Where did the idea for Redemption Roasters come from?

We’d previously been in the coffee business, and were offered to lead barista training in a prison. I’d never been to a prison before so it sounded really cool and interesting. We never thought there could be a social element attached to it. 

Once we saw the impact our access to specialised skills of the industry could make, we realised the potential. We ended up pitching not just the concept of delivering barista skills but also putting a roastery in a prison, with the name Redemption Roasters. We switched our legacy clients with our previous coffee business over to Redemption Roasters. 

The Ministry of Justice published the work we were doing in their Education and Employment Strategy. We had calls from prisons up and down the country saying we also want a roastery. We tend to explain starting a roastery in a prison is quite pricey and complicated, but we could offer an academy teaching barista skills to start with. Essentially a coffee shop in a different way. We have now set up four other barista academies and there are others in the pipeline.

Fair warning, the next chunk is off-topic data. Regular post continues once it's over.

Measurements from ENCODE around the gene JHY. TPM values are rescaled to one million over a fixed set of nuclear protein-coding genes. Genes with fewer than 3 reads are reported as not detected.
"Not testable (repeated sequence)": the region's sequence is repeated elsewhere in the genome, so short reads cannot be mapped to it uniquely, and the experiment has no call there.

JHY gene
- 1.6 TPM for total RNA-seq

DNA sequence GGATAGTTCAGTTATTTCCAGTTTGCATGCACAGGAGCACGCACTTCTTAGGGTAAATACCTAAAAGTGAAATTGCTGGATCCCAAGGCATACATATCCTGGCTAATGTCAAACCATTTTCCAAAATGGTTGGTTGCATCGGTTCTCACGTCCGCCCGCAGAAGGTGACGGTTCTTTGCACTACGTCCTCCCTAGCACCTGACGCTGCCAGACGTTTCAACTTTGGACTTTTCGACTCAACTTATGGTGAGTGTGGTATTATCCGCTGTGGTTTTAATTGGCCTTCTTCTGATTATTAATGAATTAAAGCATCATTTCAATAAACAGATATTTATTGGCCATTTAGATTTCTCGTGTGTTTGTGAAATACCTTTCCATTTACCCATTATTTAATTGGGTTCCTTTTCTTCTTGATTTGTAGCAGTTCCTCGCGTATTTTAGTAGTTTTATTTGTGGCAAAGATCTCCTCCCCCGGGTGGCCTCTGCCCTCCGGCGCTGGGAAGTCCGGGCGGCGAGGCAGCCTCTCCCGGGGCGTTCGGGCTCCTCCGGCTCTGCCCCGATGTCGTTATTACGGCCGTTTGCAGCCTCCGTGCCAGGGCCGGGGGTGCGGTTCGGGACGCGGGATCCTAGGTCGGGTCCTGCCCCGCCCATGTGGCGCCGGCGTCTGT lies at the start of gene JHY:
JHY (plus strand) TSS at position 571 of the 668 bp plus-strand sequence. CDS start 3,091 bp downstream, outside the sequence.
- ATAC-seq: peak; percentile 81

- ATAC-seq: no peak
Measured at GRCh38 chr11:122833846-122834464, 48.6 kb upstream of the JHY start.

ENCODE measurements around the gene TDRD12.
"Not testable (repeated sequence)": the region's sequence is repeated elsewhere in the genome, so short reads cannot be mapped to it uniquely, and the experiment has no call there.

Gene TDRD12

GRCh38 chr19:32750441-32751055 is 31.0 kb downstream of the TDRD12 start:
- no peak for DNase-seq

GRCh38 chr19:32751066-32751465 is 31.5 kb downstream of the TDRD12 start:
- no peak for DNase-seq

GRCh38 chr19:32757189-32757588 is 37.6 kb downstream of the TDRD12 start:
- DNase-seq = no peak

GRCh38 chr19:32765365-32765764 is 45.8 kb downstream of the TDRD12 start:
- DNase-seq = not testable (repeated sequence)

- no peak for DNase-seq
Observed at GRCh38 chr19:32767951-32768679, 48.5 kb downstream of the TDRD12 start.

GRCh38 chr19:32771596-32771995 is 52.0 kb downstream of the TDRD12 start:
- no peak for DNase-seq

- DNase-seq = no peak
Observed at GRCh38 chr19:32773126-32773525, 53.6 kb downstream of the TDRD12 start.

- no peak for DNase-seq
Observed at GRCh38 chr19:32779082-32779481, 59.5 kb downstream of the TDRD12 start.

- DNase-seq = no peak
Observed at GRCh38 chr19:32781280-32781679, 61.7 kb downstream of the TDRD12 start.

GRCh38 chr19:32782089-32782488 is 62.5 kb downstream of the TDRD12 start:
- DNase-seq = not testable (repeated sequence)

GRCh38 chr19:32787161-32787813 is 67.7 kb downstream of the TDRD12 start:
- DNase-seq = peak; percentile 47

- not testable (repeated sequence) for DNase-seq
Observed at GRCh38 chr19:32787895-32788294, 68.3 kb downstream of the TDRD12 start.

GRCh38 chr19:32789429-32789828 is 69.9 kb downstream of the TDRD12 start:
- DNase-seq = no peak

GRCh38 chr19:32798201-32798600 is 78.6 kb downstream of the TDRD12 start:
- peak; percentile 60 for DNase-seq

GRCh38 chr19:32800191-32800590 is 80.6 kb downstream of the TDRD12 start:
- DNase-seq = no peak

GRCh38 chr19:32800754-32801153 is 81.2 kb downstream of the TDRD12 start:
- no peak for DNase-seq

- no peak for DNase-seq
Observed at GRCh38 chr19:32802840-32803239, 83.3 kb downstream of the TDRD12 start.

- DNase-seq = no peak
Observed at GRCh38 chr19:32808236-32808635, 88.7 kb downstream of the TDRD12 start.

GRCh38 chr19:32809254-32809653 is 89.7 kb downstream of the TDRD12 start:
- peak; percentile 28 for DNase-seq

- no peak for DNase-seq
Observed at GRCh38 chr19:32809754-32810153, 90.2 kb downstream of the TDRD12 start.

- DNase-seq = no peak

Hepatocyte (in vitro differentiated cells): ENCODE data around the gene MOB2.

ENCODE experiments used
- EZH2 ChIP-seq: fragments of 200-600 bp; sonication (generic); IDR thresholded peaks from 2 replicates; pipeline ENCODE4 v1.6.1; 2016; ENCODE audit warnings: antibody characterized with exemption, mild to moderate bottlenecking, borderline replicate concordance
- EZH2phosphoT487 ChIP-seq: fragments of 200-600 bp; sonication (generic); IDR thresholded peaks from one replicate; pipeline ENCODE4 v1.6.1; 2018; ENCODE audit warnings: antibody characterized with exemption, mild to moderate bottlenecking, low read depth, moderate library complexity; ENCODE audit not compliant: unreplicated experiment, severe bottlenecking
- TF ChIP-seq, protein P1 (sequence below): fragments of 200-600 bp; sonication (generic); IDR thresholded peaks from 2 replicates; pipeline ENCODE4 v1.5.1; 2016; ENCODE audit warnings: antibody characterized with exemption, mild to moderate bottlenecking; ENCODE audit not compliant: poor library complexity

How were you able to fund these projects?

We had an initial coffee business to start with, not a big one, but that’s where some of the initial capital came from. Now, we are a profit-making business so we can grow out of our own cash flow. We have also taken on investment from Angels and two small family offices. We will be raising again in the near future to roll out a second roastery in a very exciting (still secret) prison.

Have you always worked in the coffee industry?

I was originally working in the city – in strategy consulting for Accenture. But I quit my job to start another company called Black Sheep Coffee. I then spun off the wholesale business of Black Sheep into my own company. When the opportunity with the Ministry came along, we started Redemption.

What prompted the move from the consulting industry to coffee?

Not any of the usual horror stories. Accenture was actually a very pleasant place to work: the team was great and very smart. I loved the traveling. But I ultimately wanted to do something with my best friends and build a company from scratch. And that is something you can’t do at Accenture, which is such a huge company. I guess it was the desire to build something from scratch and grow it.

 What makes Redemption Roasters the go-to over competitors?

 In terms of quality we are on par with the speciality roasters in London. There are between 15 and 25 great roasters in London. They do a really great job, roasting ethically sourced beans to a really high standard. Square Mile for example does an amazing job – we tend to source the similar beans and use the similar (albeit smaller) machinery, but what sets us apart is our really strong corporate social responsibility agenda. We try and turn lives around. We share our knowledge of amazing coffee with those who otherwise wouldn’t have access to it.

What have been the biggest challenges you have faced?